Mystique of Elliott Management at issue in challenge from Twitter shareholder

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Elliott Management is so feared that its mere arrival at a company can immediately trigger misconduct by the leadership of its prey. That is the provocative theory of a lawsuit brought by a shareholder of Twitter that, just 10 days ago, gained traction in a Delaware court.

In January, a Florida pension fund sued the social network alleging that a settlement that the company struck with Paul Singer’s hedge fund in March 2020 resulted from the Twitter board breaching its fiduciary duty. 

Elliott, in late February of that year, had threatened the board with a proxy contest to replace four Twitter directors. Elliott, among other things, was open to sacking the Twitter chief executive Jack Dorsey, whom it believed was too distracted to guide the company. The compromise struck saw three new board members added while Dorsey survived.

Additionally, Twitter sold a $1bn of bonds that can convert into equity to Silver Lake, another savvy tech investor with whom Elliott had a strong relationship. In exchange, Elliott agreed to put down its guns for a year.

The dissident shareholder claimed in its court filings that the convertible bond was a gift — 3 per cent of Twitter’s equity at a cheap premium — when the company already was awash in billions of cash.

According to its theory, the Twitter board quickly caved in to Elliott after its advisers explained that the hedge fund’s record of ruthlessness portended an ugly fight that would culminate in a rout by the fund. By settling within days, the board, according to the lawsuit, had breached its duties to shareholders in order to keep its jobs and avoid humiliation. 

Delaware judge Travis Laster said on September 10, that theory, however sensational, is “a story that hangs together”. Forthcoming depositions, the “discovery” process in which case participants disclose documents and a trial will give Wall Street a window into one of its most successful and feared players.

Starting in late February, just after Elliott informed Twitter that it could run a proxy contest, the company’s board gathered to discuss how to respond. Based on a review of board documents prepared by Goldman Sachs and the communications consultant, Joele Frank, the plaintiffs believe the mood at the sessions was ominous. The advisers conveyed that Elliott was no ordinary agitator.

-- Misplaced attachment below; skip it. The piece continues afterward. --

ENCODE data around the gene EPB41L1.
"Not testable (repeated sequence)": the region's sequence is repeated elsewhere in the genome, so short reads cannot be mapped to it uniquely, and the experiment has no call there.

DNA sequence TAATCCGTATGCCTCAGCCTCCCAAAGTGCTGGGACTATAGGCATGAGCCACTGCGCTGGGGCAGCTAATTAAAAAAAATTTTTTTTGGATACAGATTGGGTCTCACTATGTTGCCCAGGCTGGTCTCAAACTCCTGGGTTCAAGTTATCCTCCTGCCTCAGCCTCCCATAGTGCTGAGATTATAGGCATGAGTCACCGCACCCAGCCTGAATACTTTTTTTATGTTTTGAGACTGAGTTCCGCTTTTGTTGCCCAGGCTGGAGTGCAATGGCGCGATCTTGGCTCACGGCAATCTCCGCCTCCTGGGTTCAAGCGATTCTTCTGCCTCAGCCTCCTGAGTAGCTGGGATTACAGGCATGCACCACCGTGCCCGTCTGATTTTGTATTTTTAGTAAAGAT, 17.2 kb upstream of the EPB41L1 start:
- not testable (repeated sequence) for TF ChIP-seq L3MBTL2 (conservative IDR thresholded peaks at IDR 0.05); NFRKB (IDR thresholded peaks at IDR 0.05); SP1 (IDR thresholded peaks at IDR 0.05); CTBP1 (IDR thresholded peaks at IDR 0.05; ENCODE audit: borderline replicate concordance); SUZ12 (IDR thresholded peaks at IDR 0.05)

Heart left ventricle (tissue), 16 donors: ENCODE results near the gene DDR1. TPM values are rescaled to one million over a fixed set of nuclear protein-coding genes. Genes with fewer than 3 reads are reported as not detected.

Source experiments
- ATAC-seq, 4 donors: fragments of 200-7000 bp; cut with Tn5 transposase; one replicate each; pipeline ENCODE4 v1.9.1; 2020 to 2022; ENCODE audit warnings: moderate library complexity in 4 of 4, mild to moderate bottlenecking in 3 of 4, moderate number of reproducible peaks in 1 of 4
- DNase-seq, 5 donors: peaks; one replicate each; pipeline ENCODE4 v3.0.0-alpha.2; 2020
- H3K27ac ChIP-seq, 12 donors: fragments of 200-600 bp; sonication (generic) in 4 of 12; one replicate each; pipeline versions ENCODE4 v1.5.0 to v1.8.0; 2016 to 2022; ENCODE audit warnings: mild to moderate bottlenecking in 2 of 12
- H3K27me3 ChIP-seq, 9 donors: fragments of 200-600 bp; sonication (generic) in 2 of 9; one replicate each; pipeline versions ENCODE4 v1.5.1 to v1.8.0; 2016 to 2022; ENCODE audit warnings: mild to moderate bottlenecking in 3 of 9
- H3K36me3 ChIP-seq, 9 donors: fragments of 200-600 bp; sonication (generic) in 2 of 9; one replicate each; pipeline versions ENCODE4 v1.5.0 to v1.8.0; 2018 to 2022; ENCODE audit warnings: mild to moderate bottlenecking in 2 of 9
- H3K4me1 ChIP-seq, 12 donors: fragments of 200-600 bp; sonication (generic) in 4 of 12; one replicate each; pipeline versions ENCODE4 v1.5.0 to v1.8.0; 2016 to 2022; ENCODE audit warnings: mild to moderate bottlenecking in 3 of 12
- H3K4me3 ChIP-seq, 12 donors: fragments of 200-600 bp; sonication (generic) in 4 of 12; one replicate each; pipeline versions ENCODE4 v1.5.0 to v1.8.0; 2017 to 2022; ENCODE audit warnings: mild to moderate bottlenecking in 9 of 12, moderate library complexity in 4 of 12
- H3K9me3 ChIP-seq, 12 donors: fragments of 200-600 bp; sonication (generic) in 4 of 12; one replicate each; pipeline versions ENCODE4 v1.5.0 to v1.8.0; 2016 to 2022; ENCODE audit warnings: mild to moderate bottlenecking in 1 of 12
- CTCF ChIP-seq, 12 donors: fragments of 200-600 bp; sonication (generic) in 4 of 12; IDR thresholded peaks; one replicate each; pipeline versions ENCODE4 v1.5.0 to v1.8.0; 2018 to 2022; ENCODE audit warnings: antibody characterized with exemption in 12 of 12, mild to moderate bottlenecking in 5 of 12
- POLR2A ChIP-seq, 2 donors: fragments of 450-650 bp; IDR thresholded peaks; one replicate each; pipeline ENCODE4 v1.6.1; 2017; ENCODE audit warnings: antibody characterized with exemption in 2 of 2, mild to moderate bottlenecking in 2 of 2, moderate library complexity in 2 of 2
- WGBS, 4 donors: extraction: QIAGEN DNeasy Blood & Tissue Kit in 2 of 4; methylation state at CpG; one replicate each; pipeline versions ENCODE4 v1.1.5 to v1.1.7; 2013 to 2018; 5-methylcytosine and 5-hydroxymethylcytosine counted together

Line chart of $/share showing Twitter shares have rallied since the start of 2020

“[T]here was a loud and clear message to that presentation that this activist in your stock, this is a — these guys are as aggressive as can be. Their MO is essentially to play dirty, hire private investigators . . . to dig into the most sensitive aspects of your lives to drum up personal attacks,” explained Thomas Curry, the plaintiff’s lawyer in the Delaware court hearing 10 days ago. 

The pension fund cited news reports about Elliott’s alleged targeting of individuals at such companies as Compuware, Athenahealth and Arconic where leadership believed that the firm sought to strong-arm them into capitulation. 

The presentation materials, according to the pension’s interpretation, indicated that if Elliott was not appeased, it would win the election for board seats. 

“[A proxy fight] . . . is going to engulf your life for at least the next couple months, and it’s going to be very intense. And your adviser is telling you, if it happens, you’re going to lose ,” Curry, the plaintiff’s lawyer, explained in court. 

“This is like, you know, if you don’t play your cards right here, you’re going to end up the losing character in like a Jim Stewart book in every airport bookstore in the world”, Curry added, referring to acclaimed business journalist who chronicles boardroom showdowns.

Elliott when asked to comment about its reputation for personally targeting directors denied that “it operates in this way or that it employs any dirty or illicit tactics”.

When Elliott and Silver Lake made their peace offering, the financing component when it was announced immediately seemed odd. Twitter was profitable and had $6.6bn in cash already. Later, in December 2020, Twitter’s chief financial officer admitted publicly that his company, “didn’t have an immediate use for [the Silver Lake cash] in terms of running the business”. The pension fund has seized upon that comment as evidence that Twitter directors succumbed too easily.

The lawyers for the Twitter board maintain that the allegations are nebulous, and nonetheless, board decisions should not today be second-guessed. The court rejected those arguments for now. The court discovery process will dig into the ties between Elliott, Silver Lake and the Twitter banker, Goldman Sachs.

The vast majority of activist campaigns result in detente before a contested annual meeting. Those compromises have not typically been the subject of shareholder litigation, a calm that this Twitter contretemps may upset.

sujeet.indap@ft.com

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